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External Cephalic Version Complications
Turning your baby: An external cephalic version is a procedure done by your obgyn to turn your baby from breech to cephalic (head first) position in hopes of attempting vaginal delivery thereafter. Ideally, it is performed from 37-38 weeks but varies depending on your doctor. Some try a little earlier and some will even try beyond 38 weeks. The procedure has risks that you should discuss at length with your doctor. ...Read moreSee 1 more doctor answer
An external cephalic version is turning the baby from breech presentation to the proper "head-first" presentation so that the mother may attempt a normal vaginal delivery. They are successful 50-60% of the time. External versions are performed in the hospital and the doctor will do an ultrasound first to make sure the baby hasn't turned head-first on its own. The baby is then turned after giving the mother a medication to relax the uterus. It can be uncomfortable but the patient can ask at any time to stop the procedure. Occasionally external versions are done under epidural anesthesia or even when a patient is in labor. An external version is best performed between 36 and 37 weeks when the baby is generally not as large and there is enough amniotic fluid to turn the baby. It is not performed prior to 36 weeks because of the small possibility of inducing labor ...Read more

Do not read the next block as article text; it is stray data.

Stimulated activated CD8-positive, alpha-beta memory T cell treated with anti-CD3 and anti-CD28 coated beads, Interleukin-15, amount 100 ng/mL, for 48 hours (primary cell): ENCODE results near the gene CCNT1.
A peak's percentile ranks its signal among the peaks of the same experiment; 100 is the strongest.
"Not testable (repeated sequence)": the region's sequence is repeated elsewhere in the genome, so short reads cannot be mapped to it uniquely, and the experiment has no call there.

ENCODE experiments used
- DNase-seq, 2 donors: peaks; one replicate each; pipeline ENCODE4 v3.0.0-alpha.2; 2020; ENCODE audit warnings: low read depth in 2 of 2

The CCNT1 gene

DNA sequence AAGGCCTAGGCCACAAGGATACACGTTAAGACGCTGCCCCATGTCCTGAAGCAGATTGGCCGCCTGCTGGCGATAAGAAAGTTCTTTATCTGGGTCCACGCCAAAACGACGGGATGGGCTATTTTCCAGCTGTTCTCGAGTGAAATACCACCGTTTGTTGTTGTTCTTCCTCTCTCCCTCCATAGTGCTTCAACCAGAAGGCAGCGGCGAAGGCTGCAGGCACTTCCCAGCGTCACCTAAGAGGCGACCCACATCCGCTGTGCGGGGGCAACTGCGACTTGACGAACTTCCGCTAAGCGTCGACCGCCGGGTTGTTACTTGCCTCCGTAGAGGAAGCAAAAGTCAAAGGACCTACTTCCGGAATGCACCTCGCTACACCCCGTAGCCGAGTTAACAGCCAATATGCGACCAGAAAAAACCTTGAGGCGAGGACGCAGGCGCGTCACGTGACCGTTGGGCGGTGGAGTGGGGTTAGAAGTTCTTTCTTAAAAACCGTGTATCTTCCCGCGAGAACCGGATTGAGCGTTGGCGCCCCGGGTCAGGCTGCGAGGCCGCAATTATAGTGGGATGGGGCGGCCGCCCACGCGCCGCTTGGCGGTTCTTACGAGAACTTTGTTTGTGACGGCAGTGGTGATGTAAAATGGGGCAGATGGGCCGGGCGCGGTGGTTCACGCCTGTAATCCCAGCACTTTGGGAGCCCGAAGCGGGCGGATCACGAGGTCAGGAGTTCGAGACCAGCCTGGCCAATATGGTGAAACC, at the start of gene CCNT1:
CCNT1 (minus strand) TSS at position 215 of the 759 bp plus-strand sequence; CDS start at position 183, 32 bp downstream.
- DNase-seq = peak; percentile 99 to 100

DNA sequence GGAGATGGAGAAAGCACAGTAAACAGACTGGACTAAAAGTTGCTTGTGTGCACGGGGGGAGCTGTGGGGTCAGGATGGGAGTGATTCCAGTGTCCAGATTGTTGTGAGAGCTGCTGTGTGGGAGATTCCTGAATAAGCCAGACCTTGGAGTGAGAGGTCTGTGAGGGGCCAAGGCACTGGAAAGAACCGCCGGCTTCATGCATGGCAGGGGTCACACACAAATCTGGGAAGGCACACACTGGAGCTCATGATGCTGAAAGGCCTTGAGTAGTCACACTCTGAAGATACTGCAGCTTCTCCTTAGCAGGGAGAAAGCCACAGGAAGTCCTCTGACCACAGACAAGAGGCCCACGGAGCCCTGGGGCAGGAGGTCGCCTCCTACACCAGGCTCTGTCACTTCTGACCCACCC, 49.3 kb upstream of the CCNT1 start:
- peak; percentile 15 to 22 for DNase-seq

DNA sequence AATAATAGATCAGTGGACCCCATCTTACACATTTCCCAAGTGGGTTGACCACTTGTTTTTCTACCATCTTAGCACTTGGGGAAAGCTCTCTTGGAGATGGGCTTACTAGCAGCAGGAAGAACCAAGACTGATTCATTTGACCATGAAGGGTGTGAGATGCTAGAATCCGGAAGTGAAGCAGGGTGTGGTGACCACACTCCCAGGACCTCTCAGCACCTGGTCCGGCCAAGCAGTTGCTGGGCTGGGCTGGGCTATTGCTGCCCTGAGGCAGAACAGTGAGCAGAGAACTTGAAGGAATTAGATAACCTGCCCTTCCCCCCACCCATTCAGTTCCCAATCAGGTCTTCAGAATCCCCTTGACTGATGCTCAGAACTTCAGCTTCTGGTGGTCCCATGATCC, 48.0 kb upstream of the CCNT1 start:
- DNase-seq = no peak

Why is external cephalic version contraindicated in transverse lie? Why do we offer caesarean section in pregnant woman with transverse lie? Thanks.
It's not: As long as specific criteria are met (nl fluid, nl NST, no placental problems, good vag del candidate, etc...) you're halfway there! An ECV in a good candidate with an experienced OB is a good option. Otherwise, you can't deliver vaginally with a transverse lie. You risk cord prolapse, malpresentation, or maternal & fetal injury. Listen to your OB, you might have a finding that prohibits it. ...Read moreSee 1 more doctor answer
Is external cephalic version dangerous for baby or mom? Could it cause issues with unbiblical cord? I'm 36 weeks with a breech baby. Any advice?
Version aversion?: Version (turning a baby from a breech presentation to vertex (head down)) is not without risk. And you are correct; umbilical cord compression or kinking can occur. This is why your baby is monitored throughout the procedure. Version is not always successful, i.e., babies can flip back. And it may be uncomfortable. It can, however, increase your chance of having a vaginal delivery. Talk with doc! ...Read moreSee 2 more doctor answers
Arm: The cephalic vein is found in the upper extremity. The vein extends in line with the base of the thumb, coursing up the forearm and upper arm just in front of the deltoid muscle. The cephalic vein dumps into the larger veins of the shoulder region. The cephalic vein is often visible in body builders as the large superficial vein which courses across the deltoid shoulder region. Popular for iv's. ...Read moreSee 1 more doctor answer
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